Peter Ceresole wrote:

I'll go with the CEGB safety officer.

<shrug> I'll go with the electrical safety people who taught me.

Rowland.

FWIW, I'm with Roland here. It's a silly argument though.

The points to remember are:

Anything over about 60V can kill you under some circumstances.

It's current which kills, so contact area and the internal resistance of the source matter, and by virtue of Ohm's law higher voltages are more dangerous.

The most dangerous shock is one where the current flows from hand to hand. If you work with high voltage you develop a reflex which prevents you from touching two metal surfaces simultaneously with your left and right hands. (And you always wear rubber-soled shoes.)

Phil Taylor

Message #41 - Posted 2007/06/17 - Rowland McDonnell

Phil Taylor wrote:

Previously, Rowland McDonnell wrote:

Peter Ceresole wrote:

I'll go with the CEGB safety officer.

<shrug> I'll go with the electrical safety people who taught me.

Rowland.

FWIW, I'm with Roland here. It's a silly argument though.

Not terribly - one should get these things straight. There is no mechanism that I've ever heard of that'll push current down the outside of a body with higher voltage (unless we're talking about something involving insulated charged bodies or similar trickery).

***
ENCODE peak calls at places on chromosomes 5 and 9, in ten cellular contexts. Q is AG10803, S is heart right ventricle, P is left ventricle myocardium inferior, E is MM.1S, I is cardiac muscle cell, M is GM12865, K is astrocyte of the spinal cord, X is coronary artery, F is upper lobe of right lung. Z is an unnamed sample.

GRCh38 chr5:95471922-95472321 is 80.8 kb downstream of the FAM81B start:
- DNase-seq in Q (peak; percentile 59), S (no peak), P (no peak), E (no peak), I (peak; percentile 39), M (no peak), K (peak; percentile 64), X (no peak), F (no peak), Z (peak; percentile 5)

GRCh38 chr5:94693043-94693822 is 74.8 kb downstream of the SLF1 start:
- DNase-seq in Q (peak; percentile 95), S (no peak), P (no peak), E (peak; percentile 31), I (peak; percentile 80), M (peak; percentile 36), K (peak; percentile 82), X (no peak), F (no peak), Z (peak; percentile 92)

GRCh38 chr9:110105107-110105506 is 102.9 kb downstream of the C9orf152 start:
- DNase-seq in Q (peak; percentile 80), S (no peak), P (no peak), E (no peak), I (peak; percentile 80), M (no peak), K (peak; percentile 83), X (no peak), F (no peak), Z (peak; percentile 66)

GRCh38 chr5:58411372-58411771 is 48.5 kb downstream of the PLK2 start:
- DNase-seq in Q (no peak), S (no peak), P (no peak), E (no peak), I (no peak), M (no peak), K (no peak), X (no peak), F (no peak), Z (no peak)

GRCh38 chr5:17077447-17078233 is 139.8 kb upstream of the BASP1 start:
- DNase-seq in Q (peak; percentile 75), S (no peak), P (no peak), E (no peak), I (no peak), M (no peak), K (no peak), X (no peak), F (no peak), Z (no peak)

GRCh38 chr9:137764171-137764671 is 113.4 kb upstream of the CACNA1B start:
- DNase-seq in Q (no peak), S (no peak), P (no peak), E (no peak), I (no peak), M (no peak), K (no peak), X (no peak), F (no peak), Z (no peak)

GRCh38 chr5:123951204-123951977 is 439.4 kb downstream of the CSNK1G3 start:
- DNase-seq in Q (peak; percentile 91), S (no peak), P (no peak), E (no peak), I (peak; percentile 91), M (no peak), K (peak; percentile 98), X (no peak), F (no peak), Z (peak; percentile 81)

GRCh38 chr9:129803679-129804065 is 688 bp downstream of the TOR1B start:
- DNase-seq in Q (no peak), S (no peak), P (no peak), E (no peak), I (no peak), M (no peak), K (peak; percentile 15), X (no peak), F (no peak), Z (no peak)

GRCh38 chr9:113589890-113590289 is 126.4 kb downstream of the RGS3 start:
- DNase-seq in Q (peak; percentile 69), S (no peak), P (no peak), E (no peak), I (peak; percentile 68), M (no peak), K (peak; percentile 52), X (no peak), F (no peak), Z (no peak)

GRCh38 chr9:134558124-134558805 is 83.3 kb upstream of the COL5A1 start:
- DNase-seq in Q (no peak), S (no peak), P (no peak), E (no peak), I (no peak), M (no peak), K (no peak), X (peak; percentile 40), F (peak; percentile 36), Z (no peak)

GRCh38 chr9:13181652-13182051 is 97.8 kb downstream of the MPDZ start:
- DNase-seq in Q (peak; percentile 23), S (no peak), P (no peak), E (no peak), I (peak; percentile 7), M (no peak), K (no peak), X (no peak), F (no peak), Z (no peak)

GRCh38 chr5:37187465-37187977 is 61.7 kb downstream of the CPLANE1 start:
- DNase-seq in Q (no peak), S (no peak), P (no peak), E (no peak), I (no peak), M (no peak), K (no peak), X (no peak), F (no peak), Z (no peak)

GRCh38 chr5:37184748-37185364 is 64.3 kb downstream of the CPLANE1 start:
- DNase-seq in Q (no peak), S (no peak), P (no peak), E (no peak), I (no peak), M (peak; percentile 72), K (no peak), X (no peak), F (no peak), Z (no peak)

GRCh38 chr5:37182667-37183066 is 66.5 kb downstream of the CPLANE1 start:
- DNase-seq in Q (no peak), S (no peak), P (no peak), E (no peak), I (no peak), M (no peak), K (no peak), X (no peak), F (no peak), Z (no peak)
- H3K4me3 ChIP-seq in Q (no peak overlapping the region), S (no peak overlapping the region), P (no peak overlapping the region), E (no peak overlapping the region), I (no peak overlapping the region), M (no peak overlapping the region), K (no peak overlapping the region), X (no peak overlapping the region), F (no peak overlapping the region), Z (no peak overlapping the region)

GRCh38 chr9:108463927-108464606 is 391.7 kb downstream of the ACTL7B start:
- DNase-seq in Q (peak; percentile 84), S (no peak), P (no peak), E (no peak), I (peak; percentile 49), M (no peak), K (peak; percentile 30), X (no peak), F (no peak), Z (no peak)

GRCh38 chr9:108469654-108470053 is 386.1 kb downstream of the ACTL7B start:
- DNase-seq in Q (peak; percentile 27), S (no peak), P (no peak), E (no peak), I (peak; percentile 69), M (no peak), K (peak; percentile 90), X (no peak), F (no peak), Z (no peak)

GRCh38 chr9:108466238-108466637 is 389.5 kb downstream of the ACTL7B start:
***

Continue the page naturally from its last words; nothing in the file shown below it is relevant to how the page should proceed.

There is a mechanism that'll push high frequency down the outside of a body.

The points to remember are:

Anything over about 60V can kill you under some circumstances.

That's `very roughly 60V' and actually rather less than that can kill - if you apply it across the heart.

Skin resistance counts for a lot - my dad claims that his dry skin has kept him safe when he shouldn't have been.

It's current which kills, so contact area and the internal resistance of the source matter, and by virtue of Ohm's law higher voltages are more dangerous.

Skin resistance is very, very variable - that matters, too, and it's more significant that source impedance most of the time (but note that HT PSUs are often equipped with a high impedance output to give you a bit of protection). Hot and sweaty? You're in trouble.

The most dangerous shock is one where the current flows from hand to hand. If you work with high voltage you develop a reflex which prevents you from touching two metal surfaces simultaneously with your left and right hands. (And you always wear rubber-soled shoes.)

Umm. You don't have to work with particularly high voltages to develop the reflex. Just mains has been enough to scare that way of working into me. Oh yeah, and anything that feels like electrical tingling makes me jump - and whatever was tingling gets jerked away very fast. I'm pretty sure that reflex has spared me some damage.

Rowland.